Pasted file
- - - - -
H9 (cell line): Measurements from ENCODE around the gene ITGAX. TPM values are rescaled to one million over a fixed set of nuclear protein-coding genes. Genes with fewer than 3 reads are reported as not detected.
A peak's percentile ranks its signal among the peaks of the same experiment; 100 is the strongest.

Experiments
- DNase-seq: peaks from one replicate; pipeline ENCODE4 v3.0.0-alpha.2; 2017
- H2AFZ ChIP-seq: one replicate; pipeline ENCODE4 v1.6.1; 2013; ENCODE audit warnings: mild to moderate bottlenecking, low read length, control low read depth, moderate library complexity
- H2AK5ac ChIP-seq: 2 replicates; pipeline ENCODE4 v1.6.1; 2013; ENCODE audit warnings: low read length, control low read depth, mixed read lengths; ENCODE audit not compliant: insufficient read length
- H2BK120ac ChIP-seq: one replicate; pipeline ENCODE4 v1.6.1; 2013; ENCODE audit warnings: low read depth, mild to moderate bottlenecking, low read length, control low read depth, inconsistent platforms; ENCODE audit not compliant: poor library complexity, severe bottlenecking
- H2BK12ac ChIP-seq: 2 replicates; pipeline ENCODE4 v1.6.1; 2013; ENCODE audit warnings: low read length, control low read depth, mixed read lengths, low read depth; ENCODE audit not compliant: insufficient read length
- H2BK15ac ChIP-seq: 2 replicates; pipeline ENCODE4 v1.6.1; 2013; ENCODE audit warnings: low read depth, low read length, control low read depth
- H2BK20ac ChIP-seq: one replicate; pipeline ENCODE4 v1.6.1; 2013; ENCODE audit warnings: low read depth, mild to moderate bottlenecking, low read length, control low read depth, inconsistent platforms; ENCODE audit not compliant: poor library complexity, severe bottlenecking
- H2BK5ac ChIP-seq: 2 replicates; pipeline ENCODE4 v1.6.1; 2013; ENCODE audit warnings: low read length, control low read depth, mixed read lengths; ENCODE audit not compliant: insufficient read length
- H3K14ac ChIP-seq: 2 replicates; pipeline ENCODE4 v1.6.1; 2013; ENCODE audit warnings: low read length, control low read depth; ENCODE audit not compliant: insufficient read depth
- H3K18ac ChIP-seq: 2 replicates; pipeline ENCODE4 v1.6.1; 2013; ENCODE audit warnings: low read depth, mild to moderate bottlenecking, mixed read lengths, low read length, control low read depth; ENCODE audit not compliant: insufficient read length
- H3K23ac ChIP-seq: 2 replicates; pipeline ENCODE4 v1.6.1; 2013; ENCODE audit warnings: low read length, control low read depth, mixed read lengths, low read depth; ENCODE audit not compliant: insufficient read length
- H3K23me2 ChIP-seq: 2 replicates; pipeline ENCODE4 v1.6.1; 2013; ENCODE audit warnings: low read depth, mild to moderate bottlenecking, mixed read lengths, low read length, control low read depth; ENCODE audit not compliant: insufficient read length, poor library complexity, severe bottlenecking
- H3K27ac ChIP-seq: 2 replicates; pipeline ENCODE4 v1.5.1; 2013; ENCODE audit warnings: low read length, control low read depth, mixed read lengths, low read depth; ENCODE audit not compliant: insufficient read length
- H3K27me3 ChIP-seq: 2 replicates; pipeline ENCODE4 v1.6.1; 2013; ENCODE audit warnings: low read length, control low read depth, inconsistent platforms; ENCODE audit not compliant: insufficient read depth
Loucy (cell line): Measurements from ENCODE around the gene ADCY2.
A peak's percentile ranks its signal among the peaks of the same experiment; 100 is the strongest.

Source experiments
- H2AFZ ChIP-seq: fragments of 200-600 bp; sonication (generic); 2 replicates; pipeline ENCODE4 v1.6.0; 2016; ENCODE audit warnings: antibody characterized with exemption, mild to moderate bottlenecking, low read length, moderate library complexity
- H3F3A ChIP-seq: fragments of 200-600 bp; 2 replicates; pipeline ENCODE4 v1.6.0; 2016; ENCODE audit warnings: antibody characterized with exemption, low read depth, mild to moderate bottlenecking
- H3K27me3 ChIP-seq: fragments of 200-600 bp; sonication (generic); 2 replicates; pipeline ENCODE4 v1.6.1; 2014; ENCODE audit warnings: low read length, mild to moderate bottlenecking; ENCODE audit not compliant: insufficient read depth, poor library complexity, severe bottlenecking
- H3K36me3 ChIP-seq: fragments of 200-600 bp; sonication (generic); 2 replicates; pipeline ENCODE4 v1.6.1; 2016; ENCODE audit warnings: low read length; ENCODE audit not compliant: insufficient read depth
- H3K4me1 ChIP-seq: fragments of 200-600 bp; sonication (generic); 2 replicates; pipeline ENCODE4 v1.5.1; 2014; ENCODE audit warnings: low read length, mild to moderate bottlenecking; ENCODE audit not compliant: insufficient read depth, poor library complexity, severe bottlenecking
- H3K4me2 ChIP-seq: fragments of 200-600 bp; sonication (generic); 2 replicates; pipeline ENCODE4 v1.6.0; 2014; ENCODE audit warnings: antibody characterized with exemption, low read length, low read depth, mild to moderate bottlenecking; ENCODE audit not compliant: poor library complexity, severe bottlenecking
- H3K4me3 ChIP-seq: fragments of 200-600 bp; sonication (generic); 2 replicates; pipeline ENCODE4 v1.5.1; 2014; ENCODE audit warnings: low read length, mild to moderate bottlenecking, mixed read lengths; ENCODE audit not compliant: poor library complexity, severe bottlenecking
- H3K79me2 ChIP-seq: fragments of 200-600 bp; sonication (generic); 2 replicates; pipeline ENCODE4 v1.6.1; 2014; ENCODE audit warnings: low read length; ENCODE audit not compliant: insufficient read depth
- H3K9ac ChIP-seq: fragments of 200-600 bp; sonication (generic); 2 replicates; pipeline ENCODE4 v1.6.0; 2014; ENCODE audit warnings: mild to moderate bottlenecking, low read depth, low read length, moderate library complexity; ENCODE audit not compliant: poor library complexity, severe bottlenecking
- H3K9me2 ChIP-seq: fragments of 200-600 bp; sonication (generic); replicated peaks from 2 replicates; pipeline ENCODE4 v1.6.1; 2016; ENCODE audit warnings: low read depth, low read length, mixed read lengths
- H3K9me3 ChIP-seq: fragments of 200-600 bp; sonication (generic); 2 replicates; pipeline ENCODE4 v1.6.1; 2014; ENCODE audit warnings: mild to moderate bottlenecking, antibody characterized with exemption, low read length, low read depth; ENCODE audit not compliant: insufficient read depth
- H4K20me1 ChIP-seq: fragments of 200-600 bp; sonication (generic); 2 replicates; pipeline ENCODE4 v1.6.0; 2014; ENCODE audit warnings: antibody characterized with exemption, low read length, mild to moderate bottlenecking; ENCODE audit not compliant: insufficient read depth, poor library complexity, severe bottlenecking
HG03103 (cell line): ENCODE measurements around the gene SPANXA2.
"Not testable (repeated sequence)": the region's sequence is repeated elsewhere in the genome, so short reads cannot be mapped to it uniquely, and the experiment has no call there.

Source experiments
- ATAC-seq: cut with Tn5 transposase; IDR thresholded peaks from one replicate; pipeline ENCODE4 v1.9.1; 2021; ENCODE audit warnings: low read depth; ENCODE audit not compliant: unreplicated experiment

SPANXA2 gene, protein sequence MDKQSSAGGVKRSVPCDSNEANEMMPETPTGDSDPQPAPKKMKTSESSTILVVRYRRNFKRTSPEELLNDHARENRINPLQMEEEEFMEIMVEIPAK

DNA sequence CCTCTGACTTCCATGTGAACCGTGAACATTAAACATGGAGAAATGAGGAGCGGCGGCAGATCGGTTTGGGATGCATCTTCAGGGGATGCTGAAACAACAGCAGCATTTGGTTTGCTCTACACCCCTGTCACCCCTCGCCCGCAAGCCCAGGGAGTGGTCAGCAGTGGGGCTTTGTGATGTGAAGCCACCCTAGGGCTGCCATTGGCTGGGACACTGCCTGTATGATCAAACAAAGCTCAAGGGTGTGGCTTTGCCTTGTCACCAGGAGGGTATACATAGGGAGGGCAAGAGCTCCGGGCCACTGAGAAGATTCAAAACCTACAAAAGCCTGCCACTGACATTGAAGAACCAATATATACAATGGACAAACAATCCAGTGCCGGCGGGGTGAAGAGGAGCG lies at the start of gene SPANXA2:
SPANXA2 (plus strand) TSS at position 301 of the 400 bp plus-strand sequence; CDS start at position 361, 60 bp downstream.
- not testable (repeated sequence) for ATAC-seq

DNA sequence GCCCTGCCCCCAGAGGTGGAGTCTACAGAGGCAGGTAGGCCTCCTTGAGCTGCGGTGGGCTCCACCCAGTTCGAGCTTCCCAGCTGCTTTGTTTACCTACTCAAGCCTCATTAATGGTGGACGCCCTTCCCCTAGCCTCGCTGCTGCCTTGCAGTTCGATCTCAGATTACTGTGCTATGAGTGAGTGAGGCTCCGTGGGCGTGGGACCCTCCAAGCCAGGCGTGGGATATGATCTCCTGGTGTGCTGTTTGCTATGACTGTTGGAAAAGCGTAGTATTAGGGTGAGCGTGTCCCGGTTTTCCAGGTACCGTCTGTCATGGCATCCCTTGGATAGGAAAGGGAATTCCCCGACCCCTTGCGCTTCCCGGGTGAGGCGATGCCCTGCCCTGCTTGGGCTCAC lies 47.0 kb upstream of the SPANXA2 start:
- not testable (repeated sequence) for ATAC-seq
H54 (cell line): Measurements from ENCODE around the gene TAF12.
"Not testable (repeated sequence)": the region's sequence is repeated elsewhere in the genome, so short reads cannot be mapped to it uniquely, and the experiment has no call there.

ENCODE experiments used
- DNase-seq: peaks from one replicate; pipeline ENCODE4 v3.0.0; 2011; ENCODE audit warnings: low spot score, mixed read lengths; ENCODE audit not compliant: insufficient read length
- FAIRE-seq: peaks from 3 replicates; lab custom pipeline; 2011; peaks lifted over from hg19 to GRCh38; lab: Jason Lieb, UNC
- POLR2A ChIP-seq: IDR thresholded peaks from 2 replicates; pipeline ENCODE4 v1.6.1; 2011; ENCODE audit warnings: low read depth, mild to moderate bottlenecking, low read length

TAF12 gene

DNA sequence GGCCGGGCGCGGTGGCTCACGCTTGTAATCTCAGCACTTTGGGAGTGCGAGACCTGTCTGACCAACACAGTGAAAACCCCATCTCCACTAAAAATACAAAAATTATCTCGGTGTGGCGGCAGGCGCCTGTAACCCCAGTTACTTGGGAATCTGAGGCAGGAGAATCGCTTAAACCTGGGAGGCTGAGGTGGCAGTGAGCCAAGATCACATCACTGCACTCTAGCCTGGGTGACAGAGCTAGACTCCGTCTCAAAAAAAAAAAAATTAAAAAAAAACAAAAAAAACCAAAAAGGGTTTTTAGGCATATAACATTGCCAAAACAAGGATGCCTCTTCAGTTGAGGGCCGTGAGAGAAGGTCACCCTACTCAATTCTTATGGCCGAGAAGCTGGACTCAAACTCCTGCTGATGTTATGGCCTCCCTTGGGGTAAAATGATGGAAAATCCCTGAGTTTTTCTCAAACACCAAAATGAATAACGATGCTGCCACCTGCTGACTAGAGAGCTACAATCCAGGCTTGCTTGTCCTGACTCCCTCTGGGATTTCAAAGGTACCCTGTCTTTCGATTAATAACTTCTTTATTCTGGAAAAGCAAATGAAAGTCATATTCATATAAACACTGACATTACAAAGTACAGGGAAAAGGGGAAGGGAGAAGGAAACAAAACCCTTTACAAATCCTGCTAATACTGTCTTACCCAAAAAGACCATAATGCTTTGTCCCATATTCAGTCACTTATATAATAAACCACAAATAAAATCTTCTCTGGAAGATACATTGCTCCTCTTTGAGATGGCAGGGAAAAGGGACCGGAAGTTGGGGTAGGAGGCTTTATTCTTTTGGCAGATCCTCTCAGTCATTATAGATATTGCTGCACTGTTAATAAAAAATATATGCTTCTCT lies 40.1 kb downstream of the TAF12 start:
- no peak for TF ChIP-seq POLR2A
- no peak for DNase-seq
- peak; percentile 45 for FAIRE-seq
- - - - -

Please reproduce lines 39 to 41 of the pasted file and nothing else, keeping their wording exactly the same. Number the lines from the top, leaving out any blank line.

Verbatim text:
SPANXA2 (plus strand) TSS at position 301 of the 400 bp plus-strand sequence; CDS start at position 361, 60 bp downstream.
- not testable (repeated sequence) for ATAC-seq

DNA sequence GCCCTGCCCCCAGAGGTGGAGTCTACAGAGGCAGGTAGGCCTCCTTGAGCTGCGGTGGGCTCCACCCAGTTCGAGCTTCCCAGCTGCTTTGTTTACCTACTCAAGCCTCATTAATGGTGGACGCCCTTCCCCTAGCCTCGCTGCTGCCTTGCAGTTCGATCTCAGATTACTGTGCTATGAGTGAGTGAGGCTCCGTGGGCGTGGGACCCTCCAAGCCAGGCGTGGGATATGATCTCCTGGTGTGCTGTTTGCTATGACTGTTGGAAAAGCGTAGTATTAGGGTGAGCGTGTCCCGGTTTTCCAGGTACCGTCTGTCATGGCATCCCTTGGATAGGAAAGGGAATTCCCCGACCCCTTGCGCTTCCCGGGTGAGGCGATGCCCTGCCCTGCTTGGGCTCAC lies 47.0 kb upstream of the SPANXA2 start: